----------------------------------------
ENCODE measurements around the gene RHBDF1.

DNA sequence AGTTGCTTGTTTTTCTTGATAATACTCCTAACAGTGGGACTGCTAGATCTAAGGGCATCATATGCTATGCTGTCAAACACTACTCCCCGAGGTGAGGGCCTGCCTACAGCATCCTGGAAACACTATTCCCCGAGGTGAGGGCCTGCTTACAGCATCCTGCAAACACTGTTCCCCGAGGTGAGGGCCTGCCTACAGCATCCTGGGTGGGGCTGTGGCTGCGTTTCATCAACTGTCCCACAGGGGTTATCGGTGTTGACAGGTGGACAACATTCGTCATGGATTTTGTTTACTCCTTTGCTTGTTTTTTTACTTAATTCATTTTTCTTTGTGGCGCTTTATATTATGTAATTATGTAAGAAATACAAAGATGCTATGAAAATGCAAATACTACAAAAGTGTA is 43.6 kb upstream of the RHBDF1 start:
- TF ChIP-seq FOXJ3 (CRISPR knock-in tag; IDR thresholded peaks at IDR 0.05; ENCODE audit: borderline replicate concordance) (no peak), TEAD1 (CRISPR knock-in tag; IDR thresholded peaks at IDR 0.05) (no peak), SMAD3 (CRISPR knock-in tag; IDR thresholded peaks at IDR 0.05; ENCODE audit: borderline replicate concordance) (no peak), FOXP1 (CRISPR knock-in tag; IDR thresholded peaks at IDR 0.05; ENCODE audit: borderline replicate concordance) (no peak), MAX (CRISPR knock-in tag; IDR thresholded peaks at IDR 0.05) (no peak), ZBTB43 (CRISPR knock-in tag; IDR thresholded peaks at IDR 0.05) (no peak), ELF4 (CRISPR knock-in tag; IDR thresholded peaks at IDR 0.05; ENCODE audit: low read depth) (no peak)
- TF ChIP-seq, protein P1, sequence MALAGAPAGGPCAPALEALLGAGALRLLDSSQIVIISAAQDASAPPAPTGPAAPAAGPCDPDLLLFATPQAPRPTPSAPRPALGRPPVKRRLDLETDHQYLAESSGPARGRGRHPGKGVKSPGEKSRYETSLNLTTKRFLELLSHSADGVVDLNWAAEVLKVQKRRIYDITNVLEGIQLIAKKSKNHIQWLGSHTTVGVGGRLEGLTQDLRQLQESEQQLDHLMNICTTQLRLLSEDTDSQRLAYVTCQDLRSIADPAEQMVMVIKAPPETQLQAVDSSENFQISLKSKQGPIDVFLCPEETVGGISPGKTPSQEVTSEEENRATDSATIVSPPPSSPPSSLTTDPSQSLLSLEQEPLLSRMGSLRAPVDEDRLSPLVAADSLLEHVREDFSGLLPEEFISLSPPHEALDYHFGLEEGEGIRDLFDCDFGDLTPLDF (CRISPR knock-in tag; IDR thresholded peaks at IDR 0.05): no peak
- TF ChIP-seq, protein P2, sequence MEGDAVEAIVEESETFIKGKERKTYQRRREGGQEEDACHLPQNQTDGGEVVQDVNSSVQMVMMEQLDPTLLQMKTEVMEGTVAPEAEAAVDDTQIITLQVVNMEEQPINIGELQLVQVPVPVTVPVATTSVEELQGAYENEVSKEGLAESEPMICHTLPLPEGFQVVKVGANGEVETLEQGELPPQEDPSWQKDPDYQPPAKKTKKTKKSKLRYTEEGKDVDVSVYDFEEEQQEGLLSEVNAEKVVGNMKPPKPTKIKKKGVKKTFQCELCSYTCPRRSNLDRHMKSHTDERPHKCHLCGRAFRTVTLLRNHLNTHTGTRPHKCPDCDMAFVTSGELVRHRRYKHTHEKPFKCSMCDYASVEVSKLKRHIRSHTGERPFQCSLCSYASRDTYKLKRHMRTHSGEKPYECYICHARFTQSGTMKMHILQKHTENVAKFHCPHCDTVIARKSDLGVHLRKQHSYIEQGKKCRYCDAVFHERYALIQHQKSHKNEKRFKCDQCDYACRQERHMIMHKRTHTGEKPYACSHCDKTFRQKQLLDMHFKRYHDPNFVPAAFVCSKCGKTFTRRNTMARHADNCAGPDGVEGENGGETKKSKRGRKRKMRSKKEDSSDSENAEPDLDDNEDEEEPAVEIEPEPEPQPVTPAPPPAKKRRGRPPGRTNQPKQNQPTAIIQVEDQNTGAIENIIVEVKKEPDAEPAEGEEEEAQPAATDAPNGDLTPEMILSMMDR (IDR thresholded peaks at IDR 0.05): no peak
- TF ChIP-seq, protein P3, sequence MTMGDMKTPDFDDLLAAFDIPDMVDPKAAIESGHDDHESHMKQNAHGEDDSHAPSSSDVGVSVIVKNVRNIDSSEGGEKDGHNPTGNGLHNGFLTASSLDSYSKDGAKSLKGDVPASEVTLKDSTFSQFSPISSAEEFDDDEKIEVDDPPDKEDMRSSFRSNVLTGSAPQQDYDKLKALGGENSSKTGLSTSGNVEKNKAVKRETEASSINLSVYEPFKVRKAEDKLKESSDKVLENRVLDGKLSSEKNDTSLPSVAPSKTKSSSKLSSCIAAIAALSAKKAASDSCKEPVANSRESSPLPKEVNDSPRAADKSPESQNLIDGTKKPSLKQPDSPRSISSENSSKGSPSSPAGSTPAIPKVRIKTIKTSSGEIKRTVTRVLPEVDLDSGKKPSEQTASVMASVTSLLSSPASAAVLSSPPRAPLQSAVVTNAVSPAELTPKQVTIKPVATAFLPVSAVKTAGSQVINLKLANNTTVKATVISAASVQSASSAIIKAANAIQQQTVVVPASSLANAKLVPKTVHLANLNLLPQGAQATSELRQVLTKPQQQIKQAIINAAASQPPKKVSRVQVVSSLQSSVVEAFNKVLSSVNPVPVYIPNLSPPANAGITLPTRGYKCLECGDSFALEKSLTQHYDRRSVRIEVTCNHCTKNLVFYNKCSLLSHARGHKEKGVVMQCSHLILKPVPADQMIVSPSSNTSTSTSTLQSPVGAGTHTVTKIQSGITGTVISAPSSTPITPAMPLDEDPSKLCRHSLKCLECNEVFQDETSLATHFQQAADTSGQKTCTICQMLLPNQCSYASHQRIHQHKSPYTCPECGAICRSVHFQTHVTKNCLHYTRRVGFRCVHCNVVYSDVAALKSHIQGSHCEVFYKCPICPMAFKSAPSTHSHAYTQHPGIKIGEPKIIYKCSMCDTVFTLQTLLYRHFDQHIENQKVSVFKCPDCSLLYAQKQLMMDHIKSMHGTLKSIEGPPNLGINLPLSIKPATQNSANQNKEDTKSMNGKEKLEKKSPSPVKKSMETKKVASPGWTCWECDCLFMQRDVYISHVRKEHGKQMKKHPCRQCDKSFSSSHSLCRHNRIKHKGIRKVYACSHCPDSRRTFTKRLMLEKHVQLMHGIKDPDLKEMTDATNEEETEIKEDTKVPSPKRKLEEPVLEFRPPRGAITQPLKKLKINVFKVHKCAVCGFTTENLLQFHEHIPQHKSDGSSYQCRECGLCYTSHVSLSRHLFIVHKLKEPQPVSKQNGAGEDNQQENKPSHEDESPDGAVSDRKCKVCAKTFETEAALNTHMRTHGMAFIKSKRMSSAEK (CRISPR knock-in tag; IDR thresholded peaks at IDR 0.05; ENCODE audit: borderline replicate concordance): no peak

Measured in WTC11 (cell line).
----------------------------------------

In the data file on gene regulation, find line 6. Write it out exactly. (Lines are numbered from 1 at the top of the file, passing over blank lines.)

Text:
- TF ChIP-seq, protein P3, sequence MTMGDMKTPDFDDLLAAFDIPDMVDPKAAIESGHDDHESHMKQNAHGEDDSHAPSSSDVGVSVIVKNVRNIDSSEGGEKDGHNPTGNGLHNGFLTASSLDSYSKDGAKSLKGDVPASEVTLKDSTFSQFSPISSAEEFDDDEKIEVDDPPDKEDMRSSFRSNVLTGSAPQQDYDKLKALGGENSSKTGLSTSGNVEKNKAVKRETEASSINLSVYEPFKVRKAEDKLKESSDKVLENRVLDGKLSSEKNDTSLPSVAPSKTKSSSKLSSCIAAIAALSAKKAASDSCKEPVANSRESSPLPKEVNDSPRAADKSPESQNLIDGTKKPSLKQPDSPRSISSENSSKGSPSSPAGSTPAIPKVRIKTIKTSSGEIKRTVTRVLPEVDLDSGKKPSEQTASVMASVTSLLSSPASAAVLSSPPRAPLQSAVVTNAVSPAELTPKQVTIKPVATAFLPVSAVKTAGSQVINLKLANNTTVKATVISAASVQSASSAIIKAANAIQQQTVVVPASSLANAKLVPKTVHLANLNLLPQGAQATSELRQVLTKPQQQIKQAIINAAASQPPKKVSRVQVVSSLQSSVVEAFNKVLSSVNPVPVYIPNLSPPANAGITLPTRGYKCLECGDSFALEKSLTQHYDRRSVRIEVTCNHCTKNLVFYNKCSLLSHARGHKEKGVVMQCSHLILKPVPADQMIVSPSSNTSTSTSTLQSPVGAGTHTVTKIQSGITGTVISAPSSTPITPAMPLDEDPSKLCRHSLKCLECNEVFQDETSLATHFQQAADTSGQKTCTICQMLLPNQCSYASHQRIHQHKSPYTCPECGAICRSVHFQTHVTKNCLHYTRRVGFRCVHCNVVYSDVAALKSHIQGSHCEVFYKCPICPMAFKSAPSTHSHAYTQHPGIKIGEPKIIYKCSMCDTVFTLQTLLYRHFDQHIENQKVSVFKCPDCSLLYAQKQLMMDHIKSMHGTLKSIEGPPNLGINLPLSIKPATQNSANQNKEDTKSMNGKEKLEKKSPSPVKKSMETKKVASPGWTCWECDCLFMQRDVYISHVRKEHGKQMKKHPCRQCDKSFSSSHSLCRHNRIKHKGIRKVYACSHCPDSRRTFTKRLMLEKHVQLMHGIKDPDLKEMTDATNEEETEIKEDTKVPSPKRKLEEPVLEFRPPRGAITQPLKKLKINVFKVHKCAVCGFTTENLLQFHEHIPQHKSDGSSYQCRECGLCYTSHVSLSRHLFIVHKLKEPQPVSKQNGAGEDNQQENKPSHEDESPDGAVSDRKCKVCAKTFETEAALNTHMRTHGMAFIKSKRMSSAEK (CRISPR knock-in tag; IDR thresholded peaks at IDR 0.05; ENCODE audit: borderline replicate concordance): no peak